“We have an amazingly large economy and successful environment, and a lot less problems than other Mediterranean climates,” says Lund, but ultimately, “Water is a scarce commodity, and we have to act that way all the time.”

Although groundwater pumping has nearly doubled to provide agricultural irrigation, a continued drought into 2015 will further affect productivity as wells will dry up. The study says that increased groundwater extraction “beyond diminished recharge during droughts, decreases groundwater levels, reduces groundwater quality, and increases land sinking. And when wells go dry, which the experts are predicting and with no alternative water source for irrigation, farmers will have to let their fields go fallow, adding to the economic deficits.

The overall balance sheet the researchers found looks like this: The drought results in a 6.6-million-acre-foot (maf) reduction in the surface water available for farming, which is partially replaced from groundwater pumping of 5 maf. So the net loss is 1.6 maf. But this will cause losses across all agricultural sectors with an $810 million loss in crops income, $203 in dairy, and other livestock value. Add in the additional groundwater pumping costs, which Howitt says are another $454 million, and that brings direct cost loss totals to $1.5 billion. He says the total economic loss is $2.2 billion in California revenue.

“We have to look at the value per unit of water. Almonds, walnuts, and pomegranates are very valuable, they are one-third of our permanent crops. Another 20% are our vegetable crops.” But there are losses from drought in these high value permanent crops.

“What we see in the Tulare Lake region are some citrus orchards and some almond orchards which are just going to be dried up,” continues Howitt. “This is a loss of revenue—not just this year, but [also] loss of a permanent capital asset.”

Ranchers have been one of the hardest hit sectors. Secretary Ross says the loss in pasture for beef cattle grazing with higher feed prices has caused ranchers to make the hard choice of whether to keep or disperse their herds.

“This is an emotional decision to sell, because some of these herds take decades to develop, improving genetics to build up, and it takes multiple years to rebuild them,” says Ross.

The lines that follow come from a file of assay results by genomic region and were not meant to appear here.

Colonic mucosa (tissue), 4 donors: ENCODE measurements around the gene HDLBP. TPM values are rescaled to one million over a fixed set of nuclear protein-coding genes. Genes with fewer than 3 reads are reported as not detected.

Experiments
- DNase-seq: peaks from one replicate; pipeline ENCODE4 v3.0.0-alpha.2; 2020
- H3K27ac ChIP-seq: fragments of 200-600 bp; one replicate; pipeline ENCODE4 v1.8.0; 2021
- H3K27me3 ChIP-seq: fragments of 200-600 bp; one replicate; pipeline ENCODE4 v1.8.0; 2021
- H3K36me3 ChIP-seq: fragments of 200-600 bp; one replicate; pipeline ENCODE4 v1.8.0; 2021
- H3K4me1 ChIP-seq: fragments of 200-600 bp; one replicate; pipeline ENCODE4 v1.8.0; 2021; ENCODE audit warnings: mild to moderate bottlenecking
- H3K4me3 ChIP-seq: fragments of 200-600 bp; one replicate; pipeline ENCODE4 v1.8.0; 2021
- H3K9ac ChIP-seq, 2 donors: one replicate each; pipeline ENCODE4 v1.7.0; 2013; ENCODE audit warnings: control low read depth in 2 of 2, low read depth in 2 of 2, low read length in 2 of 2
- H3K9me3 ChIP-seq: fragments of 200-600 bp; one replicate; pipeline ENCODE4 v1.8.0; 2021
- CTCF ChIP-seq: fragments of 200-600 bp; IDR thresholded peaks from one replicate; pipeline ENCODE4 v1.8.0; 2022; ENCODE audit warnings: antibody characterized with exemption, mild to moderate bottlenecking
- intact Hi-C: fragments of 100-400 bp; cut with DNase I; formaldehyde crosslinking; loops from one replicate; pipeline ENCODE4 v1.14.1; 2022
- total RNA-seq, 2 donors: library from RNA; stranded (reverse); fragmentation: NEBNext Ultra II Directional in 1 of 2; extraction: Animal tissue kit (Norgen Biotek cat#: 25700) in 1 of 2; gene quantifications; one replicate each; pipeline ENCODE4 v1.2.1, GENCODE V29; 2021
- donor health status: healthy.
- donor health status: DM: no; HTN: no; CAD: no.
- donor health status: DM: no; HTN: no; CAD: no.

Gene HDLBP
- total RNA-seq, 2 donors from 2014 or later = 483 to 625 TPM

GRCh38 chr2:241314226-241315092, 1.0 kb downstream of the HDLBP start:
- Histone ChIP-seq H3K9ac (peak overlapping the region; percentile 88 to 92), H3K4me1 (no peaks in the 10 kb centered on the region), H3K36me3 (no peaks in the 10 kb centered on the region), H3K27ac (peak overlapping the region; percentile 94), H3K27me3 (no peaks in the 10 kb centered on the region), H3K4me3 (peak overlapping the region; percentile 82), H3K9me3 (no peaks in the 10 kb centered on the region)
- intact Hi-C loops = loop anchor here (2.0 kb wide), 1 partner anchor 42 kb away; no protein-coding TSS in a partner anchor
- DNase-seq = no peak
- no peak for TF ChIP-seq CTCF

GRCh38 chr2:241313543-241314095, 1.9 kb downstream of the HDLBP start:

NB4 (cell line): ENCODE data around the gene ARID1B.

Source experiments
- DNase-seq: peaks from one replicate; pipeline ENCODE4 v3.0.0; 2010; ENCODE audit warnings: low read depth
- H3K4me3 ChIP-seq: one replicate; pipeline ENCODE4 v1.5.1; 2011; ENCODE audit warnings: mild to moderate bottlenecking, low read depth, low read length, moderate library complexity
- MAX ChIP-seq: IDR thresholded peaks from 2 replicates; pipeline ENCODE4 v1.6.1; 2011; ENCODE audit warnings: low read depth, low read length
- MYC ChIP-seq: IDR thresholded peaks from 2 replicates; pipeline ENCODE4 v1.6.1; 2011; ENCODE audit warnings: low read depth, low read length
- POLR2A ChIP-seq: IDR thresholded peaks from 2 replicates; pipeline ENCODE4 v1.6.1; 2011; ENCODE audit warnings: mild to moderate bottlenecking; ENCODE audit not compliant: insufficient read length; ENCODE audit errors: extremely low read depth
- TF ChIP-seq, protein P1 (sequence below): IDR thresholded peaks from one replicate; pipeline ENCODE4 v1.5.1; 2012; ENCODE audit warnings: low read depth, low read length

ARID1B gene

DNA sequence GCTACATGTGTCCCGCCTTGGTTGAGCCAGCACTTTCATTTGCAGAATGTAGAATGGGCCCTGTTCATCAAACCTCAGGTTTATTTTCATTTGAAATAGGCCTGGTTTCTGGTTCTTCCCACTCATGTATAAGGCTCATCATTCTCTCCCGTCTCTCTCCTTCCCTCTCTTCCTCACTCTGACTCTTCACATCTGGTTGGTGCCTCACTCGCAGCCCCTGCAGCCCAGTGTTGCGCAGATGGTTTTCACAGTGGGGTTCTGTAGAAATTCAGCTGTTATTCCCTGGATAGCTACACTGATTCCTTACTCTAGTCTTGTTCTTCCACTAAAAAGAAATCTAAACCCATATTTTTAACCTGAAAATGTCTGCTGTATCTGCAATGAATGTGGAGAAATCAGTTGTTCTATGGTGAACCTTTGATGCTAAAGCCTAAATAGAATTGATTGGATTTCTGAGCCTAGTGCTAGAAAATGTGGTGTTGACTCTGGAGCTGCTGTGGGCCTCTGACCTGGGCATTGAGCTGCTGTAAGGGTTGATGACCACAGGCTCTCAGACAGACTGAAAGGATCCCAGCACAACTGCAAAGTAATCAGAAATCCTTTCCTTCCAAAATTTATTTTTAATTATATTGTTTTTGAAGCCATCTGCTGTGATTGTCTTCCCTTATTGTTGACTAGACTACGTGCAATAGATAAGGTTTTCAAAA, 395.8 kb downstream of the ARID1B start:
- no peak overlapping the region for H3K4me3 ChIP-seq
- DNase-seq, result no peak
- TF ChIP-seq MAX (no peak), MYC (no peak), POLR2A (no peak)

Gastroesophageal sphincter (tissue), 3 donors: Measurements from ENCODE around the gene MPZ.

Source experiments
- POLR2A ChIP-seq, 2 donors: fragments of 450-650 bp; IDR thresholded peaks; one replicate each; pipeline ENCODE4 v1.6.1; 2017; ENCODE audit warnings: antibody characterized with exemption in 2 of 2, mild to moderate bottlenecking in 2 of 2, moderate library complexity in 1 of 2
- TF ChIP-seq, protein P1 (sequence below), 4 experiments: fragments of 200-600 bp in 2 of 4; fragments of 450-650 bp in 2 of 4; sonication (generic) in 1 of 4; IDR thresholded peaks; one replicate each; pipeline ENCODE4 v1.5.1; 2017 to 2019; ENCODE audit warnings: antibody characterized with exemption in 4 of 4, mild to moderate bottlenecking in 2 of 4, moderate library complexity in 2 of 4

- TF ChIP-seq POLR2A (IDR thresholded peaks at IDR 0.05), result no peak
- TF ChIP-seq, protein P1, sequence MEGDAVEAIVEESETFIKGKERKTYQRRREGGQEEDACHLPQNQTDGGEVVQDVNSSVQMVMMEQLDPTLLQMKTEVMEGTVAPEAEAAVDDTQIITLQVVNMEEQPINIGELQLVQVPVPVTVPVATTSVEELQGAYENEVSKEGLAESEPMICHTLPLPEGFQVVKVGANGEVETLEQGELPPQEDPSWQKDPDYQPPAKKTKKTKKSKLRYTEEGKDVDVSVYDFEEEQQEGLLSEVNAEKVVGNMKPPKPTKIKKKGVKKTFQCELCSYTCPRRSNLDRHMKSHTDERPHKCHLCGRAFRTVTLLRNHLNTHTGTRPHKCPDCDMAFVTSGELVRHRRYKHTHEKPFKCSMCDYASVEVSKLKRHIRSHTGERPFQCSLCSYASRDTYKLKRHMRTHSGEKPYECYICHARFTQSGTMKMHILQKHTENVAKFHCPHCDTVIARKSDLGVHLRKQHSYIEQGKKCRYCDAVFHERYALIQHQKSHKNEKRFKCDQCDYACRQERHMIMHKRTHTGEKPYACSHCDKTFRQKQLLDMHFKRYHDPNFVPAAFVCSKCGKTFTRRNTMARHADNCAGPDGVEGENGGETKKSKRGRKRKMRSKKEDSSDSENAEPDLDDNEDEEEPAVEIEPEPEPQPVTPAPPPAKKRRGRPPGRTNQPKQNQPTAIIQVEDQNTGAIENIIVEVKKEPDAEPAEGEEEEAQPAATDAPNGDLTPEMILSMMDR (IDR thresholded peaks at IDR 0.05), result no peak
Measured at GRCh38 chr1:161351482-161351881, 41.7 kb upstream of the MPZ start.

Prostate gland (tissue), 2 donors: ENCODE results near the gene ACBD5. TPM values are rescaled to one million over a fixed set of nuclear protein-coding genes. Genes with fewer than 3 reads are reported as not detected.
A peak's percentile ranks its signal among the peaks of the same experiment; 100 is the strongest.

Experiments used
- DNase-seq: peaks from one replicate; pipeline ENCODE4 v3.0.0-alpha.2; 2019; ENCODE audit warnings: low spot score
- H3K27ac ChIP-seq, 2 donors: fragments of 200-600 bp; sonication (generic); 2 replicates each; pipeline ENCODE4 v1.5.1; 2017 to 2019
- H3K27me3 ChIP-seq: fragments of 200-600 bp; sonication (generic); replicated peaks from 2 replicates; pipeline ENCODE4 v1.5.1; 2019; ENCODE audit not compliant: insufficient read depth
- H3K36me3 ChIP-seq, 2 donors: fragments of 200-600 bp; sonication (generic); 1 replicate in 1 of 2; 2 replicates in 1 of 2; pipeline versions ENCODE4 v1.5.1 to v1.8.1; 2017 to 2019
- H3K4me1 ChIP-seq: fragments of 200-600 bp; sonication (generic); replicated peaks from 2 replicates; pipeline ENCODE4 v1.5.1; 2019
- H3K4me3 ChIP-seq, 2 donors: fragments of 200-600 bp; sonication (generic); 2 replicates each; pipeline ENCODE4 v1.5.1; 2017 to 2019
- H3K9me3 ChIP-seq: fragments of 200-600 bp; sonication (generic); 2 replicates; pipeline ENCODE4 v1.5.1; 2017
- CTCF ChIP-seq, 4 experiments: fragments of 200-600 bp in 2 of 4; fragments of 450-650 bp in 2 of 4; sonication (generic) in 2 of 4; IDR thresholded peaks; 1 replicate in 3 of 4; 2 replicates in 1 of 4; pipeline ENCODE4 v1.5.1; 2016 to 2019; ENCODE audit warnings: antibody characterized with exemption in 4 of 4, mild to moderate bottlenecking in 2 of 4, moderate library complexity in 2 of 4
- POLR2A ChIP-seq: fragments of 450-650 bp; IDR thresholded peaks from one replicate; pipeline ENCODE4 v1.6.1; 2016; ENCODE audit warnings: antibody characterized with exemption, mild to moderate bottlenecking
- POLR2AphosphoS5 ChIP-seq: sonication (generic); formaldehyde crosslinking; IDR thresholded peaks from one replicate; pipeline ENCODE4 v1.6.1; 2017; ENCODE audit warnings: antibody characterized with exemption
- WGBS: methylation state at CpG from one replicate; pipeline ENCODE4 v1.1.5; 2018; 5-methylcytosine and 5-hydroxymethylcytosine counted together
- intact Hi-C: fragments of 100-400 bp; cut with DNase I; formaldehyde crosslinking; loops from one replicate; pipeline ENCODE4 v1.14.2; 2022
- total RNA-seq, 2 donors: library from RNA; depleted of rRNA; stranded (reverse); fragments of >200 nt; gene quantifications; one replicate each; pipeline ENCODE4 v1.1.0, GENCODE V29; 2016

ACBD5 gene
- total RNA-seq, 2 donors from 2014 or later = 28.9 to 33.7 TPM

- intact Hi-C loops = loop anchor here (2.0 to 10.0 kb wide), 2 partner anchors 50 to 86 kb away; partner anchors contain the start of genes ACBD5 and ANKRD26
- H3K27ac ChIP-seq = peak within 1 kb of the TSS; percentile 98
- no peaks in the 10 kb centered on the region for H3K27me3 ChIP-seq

Fortunately, she says, the Midwestern farmers who are building up their herds that were lost from drought were buying, and the California ranchers were able to sell at a higher price. Ross is confident that rancher resiliency will prevail.

“California farmers and ranchers respond to market signals, and I think we will continue to see tradeoffs,” she adds. “Many farmers are giving up the annual crop and looking at permanent crops. We will continue to see decisions to be flexible, and see farmers giving up crops, like cotton acreage, to free up water you do not have.”

Howitt believes, “The best crops are the crops that make the most money when you add in the multipliers of processing and labor.”

And the steady stream of eager buyers, which he calls the income elasticity of demand, is a plus for California agriculture.

“Fortunately,” he says, “in a growing global market, we are the one agricultural source in this country where we produce crops that people buy more of as they get wealthier. We can expand as markets expand, and there’s advantage in growing nuts and lettuce and fruits; people like salad bars—they like feeding their families safe and healthy foods. As our markets expand, we have to change our crop mix to keep risk within bounds.”

Beyond the picture of balance sheet revenues, there is another critical impact. While the study cites a total economic loss of $2.2 billion in direct losses to crops, livestock, dairy, and increased pumping costs, Howitt says what really hurts are the job losses predicted to impact 17,000 agricultural and industry related service providers.

“These are seasonal and full-time jobs, and they are from a sector of the population that is least able to roll with the punches,” he says, adding that while most people can still get fruits, nuts, vegetables, and wine, “there are pockets of deprivation where they are out of food and out of water. “So, on average, it’s not so bad, but in certain parts of the Central Valley, there are pockets of pain.”

What this translates to is a lower standard of nutritional meals and reduced access to food—a paradoxical scenario of what amounts to a food deficit for the economically hardest-hit people, right in the heart of the country’s major food-producing landscape.

It is important to understand this very personal aspect of drought, Ross says, as they were caught by surprise in 2009 by long lines at food banks, which was one of the primary incentives for commissioning the 2014 assessment. To have a clear picture of the socioeconomic factors of drought and its effect on the population, they did an assessment in 2009, because, “we know that droughts will happen again, and we wanted to do this study early to measure the impact of this drought. ”